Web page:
Uganda + 5 more

DFID Uganda Profile: July 2018

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The Department for International Development (DFID) leads the UK’s global efforts to end extreme poverty, deliver the Global Goals for Sustainable Development (SDGs) and tackle a wide range of global development challenges. The UK’s focus and international leadership on economic development is a vital part of Global Britain - harnessing the potential of new trade relationships, creating jobs and channelling investment to the world’s poorest countries. Throughout history, sustained, job-creating growth has played the greatest role in lifting huge numbers of people out of grinding poverty. This is what developing countries want and is what the international system needs to help deliver. Whilst there is an urgent need for traditional aid in many parts of the world, ultimately economic development is how we will achieve the Global Goals and help countries move beyond the need for aid.

Contribution to the Global Goals and other government commitments (achieved as at March 2018)

  • 248 thousand children under five years old, women and adolescent girls reached through nutrition related interventions

  • 572 thousand additional women and girls provided with modern methods of family planning

  • 56 thousand children supported to gain a decent education

  • 130 thousand people with sustainable access to clean water and/or sanitation

Headline deliverables

  • Economic development: UK support has led to a 62% average time reduction at targeted border crossings, a 50% reduction in customs clearance times from 3 days to 1.5 days and a reduction in cargo transit time from 8 days to 2 days to provide goods to the East African market serving over 200 million people. We will continue to unlock opportunities for the UK and other businesses to bid for US $24 billion of public private partnerships projects and support increased incomes for 331,000 people. This will help Uganda create jobs for its people and become a greater trading partner for the UK in the future.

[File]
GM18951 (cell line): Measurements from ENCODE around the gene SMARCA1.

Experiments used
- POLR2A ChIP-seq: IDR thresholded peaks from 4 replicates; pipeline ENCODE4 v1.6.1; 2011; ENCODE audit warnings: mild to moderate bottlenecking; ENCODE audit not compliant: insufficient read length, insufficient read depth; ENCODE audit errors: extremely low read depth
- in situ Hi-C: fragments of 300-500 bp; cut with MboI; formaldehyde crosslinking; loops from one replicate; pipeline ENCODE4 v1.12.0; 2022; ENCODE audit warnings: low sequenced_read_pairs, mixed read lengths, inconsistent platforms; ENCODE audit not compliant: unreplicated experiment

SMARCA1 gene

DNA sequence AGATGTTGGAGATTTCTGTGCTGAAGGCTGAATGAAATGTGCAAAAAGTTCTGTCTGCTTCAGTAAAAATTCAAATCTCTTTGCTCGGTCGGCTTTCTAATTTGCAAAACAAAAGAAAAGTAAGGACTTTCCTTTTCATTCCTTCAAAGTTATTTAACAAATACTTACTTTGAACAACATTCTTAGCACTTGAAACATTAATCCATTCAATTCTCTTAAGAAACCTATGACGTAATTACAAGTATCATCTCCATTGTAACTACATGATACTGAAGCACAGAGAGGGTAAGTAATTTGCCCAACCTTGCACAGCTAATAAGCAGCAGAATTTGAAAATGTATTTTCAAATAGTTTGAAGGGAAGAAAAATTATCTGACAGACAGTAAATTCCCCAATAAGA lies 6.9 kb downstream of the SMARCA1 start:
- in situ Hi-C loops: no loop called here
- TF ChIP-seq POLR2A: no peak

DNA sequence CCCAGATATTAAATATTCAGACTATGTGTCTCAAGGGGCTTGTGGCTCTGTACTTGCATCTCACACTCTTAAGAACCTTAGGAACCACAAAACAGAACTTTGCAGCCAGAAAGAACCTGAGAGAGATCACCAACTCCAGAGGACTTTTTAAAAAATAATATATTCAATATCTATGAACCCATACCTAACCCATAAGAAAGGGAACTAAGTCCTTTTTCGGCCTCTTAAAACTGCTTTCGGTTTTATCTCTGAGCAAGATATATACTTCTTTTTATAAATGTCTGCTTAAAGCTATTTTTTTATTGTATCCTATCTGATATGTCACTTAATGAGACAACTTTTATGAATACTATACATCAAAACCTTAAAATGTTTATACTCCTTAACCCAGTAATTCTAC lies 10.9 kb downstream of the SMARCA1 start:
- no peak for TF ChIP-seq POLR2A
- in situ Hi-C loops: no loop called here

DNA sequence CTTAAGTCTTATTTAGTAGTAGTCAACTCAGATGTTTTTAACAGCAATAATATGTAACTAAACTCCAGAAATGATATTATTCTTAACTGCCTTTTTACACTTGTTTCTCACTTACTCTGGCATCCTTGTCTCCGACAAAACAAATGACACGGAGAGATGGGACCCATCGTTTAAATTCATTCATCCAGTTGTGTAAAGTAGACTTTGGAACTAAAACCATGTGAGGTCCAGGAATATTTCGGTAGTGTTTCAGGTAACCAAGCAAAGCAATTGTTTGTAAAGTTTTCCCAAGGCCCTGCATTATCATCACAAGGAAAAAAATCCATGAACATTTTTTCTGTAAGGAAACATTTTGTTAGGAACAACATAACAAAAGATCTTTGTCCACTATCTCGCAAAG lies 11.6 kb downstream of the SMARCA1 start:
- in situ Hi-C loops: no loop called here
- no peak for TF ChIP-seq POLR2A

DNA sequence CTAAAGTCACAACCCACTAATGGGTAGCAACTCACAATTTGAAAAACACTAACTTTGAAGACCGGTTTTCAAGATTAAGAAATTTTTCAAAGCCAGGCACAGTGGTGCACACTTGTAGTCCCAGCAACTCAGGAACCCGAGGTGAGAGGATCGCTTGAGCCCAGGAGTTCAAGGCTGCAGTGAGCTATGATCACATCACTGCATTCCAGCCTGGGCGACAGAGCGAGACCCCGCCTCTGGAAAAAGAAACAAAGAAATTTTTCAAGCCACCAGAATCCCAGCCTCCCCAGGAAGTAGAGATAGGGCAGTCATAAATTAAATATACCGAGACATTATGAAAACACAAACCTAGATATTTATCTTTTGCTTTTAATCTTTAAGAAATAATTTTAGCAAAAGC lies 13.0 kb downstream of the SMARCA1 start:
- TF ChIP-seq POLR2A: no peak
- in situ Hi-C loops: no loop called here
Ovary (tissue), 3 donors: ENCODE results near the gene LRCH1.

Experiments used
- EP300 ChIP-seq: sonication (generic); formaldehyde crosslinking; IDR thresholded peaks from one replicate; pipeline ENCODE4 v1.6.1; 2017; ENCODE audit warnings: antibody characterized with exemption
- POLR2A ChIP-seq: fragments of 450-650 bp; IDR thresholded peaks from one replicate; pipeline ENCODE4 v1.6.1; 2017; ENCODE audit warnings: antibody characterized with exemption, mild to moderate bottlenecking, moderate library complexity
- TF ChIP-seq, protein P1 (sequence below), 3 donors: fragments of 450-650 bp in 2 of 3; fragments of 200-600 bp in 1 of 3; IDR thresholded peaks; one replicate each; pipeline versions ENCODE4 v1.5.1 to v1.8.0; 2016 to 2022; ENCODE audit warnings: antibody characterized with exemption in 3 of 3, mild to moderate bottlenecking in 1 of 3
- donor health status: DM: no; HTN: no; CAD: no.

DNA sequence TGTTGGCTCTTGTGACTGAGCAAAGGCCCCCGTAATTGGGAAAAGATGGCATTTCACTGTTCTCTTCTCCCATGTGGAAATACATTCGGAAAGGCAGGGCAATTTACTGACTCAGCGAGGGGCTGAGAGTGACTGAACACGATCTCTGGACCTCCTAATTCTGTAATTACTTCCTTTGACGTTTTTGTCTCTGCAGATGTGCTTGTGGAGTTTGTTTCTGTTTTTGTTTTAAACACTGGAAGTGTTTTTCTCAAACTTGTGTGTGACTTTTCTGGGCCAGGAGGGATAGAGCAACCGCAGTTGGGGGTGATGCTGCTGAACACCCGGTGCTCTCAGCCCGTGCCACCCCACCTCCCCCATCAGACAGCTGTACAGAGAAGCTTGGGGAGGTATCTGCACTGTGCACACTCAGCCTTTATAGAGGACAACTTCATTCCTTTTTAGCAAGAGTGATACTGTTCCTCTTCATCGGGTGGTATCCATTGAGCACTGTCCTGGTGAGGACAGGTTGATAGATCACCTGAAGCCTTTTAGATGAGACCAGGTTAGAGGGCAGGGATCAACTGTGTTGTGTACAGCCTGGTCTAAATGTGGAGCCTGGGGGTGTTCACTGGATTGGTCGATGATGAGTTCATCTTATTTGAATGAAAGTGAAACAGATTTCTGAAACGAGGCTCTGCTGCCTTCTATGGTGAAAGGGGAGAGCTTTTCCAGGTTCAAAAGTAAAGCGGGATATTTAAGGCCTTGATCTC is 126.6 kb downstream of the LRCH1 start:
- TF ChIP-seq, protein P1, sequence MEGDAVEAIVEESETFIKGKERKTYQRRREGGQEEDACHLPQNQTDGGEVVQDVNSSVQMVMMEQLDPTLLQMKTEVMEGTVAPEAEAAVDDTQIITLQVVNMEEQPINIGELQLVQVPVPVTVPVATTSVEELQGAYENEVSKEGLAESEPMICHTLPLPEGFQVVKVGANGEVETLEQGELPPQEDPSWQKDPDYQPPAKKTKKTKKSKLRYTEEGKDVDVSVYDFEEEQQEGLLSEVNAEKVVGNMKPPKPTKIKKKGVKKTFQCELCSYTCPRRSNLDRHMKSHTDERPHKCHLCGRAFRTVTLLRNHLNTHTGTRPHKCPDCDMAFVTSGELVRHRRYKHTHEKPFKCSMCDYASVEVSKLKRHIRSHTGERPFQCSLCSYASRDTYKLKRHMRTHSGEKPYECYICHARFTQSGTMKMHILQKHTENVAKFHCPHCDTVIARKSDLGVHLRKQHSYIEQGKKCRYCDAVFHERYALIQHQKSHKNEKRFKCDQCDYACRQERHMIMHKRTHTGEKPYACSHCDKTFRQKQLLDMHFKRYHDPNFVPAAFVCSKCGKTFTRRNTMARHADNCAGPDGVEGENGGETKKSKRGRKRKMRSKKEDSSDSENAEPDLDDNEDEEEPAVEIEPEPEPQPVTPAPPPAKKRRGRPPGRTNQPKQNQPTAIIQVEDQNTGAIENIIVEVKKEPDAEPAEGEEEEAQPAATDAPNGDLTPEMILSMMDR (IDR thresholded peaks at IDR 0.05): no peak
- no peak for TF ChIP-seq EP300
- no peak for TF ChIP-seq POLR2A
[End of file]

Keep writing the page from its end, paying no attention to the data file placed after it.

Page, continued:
• Women and girls: We focus on strengthening health and education systems nationally in order to help manage Uganda’s population growth rate. We are also helping to bring positive social change by increasing choices for women and girls, tackling violence against women and girls and managing high birth rates. Over the next five years we will support over 360,000 women and girls with modern methods of family planning; and help 200,000 women and girls receive an education. Young people and the disabled, often marginalised because of cultural and structural barriers, are at the core of our work.

  • Humanitarian: Between December 2016 and February 2018, we provided food for over 1,000,000 people; supported 64,000 women and 146,000 under-fives with immunisation and food supplements;